So far, Mr. Bush has paid no political price for his shameful penny-pinching on domestic security and his refusal to provide effective protection for America's ports and chemical plants. As Jonathan Chait wrote in The New Republic: "Bush's record on homeland security ought to be considered a scandal. Yet, not only is it not a scandal, it's not even a story."Kerry's talking about security at ports and chemical plants, an issue that Bush has consistently and adamantly ignored for three years, and Bush treats the issue like Kerry's lining a pork barrel! And all the while he's spending far more on "offensive" adventures whose security value seems problematic at best.
But Mr. Kerry raised the issue, describing how the administration has failed to protect us against terrorist attacks. Mr. Bush's response? "I don't think we want to get to how he's going to pay for all these promises."
Now I'm all for thinking outside the box. I don't like playing defense all the time--In my daily life I feel stronger when I'm being pro-active, looking at the larger picture and all that. So I would certainly feel very unsatisfied if our only national response to global terrorism was to hunker down at wait to find out where the chinks in our armor lay.
But geez, shouldn't we at least lock the back door when we step out for our neighborhood self-defense class?
Of course there will always be areas that we won't be able to secure, whether because of logistics, or perhaps simply priorities. But if that were the case, then Bush/Cheney should have a long list of specific measures taken (one in which "Iraq" isn't every third entry). Instead, all we get is a lecture in fiscal responsibility, which is sort of like having our uncle the lush counsel us on the evils of drink.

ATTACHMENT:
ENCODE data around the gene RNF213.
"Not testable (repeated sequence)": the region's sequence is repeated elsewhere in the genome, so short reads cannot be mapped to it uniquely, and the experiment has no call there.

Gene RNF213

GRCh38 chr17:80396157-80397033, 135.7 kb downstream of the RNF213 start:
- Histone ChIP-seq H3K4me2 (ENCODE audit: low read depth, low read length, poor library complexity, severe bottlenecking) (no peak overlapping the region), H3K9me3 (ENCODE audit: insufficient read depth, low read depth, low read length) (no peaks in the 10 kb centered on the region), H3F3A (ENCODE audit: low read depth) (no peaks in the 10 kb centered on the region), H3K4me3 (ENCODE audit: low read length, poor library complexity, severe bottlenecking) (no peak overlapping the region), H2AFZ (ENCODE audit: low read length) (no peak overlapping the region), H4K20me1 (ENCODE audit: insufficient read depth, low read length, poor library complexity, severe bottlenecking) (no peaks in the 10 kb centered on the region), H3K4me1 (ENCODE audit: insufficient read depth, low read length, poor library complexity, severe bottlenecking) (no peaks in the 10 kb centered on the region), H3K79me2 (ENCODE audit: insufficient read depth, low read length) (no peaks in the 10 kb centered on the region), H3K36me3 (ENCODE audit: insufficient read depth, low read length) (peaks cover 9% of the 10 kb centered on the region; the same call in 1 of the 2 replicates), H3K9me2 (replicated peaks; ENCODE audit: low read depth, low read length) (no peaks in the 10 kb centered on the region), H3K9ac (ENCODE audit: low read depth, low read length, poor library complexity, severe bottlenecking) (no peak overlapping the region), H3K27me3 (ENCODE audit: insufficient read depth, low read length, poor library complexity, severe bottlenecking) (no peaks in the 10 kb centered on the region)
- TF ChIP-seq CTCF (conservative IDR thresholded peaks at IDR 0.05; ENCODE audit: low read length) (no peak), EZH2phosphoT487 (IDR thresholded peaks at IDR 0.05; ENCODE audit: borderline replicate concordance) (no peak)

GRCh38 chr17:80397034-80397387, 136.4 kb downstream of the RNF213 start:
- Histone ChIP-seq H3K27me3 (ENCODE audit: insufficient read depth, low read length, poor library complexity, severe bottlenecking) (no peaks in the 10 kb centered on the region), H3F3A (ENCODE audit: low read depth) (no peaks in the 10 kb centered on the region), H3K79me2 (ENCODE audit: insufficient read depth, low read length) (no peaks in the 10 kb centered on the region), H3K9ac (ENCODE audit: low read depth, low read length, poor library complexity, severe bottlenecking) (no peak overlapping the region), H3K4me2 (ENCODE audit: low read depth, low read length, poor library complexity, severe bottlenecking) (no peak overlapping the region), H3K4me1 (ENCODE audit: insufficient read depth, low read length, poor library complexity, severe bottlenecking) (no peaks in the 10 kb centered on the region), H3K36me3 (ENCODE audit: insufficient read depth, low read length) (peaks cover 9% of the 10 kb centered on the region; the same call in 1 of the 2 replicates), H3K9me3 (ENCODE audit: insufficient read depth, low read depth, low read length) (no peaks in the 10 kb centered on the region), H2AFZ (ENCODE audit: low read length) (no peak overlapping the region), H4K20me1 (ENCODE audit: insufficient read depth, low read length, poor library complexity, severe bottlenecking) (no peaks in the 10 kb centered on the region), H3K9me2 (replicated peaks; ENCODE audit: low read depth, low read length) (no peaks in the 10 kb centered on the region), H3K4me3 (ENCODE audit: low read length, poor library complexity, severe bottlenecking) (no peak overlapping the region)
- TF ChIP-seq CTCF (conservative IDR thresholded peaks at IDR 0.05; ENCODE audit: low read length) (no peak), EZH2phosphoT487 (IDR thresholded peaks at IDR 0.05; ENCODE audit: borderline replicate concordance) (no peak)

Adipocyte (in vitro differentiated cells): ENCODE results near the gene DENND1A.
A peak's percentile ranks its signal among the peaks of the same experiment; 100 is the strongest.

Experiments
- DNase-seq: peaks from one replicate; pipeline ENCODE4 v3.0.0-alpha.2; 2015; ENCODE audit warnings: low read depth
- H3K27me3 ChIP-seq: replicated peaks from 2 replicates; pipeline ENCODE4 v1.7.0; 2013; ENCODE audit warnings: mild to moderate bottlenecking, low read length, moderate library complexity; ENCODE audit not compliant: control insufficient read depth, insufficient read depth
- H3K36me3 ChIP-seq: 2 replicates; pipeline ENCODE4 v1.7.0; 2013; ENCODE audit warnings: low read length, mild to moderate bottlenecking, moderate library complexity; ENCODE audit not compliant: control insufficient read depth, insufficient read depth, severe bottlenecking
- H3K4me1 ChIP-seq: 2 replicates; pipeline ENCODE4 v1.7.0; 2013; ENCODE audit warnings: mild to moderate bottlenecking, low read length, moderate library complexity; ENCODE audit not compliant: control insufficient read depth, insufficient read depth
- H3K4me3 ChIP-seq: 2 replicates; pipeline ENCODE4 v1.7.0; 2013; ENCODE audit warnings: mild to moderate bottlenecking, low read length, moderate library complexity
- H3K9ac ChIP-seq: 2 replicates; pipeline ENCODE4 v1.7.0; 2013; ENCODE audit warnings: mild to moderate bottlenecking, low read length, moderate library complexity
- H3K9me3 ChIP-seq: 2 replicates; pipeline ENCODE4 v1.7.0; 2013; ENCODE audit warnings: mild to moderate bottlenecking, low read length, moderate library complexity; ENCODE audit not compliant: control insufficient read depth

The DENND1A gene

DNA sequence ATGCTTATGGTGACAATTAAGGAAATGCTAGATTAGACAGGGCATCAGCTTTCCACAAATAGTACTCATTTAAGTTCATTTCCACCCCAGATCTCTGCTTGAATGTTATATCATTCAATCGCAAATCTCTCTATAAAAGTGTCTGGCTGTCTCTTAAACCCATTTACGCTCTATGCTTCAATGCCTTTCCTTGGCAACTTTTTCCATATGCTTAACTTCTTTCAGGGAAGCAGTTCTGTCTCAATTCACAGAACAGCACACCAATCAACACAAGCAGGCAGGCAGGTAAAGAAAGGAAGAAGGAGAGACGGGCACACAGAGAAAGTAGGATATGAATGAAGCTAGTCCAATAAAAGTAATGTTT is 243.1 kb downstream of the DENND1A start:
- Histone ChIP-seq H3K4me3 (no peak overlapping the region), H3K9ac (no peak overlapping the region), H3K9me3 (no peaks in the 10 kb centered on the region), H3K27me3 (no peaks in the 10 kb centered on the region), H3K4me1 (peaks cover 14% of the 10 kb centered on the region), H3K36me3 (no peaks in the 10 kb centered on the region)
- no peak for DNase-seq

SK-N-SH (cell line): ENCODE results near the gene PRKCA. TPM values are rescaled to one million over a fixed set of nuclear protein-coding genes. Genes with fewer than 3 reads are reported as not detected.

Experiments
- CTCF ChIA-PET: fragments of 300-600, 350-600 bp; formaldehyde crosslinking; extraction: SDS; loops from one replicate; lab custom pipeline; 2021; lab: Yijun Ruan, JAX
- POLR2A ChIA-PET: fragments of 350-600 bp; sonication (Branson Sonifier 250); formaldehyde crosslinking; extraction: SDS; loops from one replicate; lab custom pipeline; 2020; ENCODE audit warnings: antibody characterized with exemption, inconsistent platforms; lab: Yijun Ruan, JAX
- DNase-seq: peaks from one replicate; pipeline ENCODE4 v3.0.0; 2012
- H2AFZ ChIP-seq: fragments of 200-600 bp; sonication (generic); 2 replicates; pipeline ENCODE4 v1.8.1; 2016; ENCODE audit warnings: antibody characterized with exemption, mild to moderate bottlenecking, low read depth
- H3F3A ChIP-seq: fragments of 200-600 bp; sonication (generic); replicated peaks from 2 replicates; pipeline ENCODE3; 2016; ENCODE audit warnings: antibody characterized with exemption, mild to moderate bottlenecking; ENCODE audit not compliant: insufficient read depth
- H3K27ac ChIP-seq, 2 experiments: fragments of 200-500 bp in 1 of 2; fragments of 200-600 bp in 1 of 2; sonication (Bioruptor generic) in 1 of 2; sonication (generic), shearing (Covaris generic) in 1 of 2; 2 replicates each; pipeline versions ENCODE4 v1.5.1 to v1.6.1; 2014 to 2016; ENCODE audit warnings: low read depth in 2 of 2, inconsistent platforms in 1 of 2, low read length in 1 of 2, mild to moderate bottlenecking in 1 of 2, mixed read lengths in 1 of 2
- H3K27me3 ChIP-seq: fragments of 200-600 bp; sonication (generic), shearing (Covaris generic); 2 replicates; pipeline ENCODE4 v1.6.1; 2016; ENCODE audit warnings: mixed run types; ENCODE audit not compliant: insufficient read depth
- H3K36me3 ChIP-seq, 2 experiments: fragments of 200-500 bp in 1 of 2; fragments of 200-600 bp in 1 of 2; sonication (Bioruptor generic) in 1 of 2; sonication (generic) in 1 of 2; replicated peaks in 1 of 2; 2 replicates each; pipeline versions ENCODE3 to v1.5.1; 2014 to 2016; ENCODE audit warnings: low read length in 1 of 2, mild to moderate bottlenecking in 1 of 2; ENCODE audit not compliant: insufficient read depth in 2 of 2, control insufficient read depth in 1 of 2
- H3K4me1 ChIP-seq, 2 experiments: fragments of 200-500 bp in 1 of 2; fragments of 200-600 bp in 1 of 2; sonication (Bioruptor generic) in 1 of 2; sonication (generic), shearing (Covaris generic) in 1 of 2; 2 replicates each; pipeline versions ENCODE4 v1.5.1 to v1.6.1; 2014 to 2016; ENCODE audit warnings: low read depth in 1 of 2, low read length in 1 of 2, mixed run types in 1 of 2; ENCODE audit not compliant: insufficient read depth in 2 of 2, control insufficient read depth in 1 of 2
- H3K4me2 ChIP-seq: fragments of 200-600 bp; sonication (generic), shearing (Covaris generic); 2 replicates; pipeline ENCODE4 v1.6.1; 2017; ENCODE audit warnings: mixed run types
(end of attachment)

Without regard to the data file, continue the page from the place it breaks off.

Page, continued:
The reason this issue matters more than almost any other in the subject of security is because it illustrates how little concern the Bush Administation has for domestic security. Whether this lack of concern is because they don't care if a little collateral damage happens here in the US or because, deep down, they don't believe it will happen again, take your pick.
Or perhaps I'm wrong about their concern. Perhaps what really happened is that they believed their own hype about Afghanistan and Iraq. Maybe they thought they'd get in quick and cheap, set a couple of examples and scare some people, and then they'd be right back here with time and money to fill in the chinks at home. Unfortunately, it didn't work out that way, and now Bush is faced with the fact that we don't have the money to do what should have been done in the first place. But since the reason for the lack of money is directly related to his complete muck-up in Iraq, he can't even acknowledge there is a problem let alone deal with it.
Well, I guess its good to know Bush can recognize a spending limit, on occasion.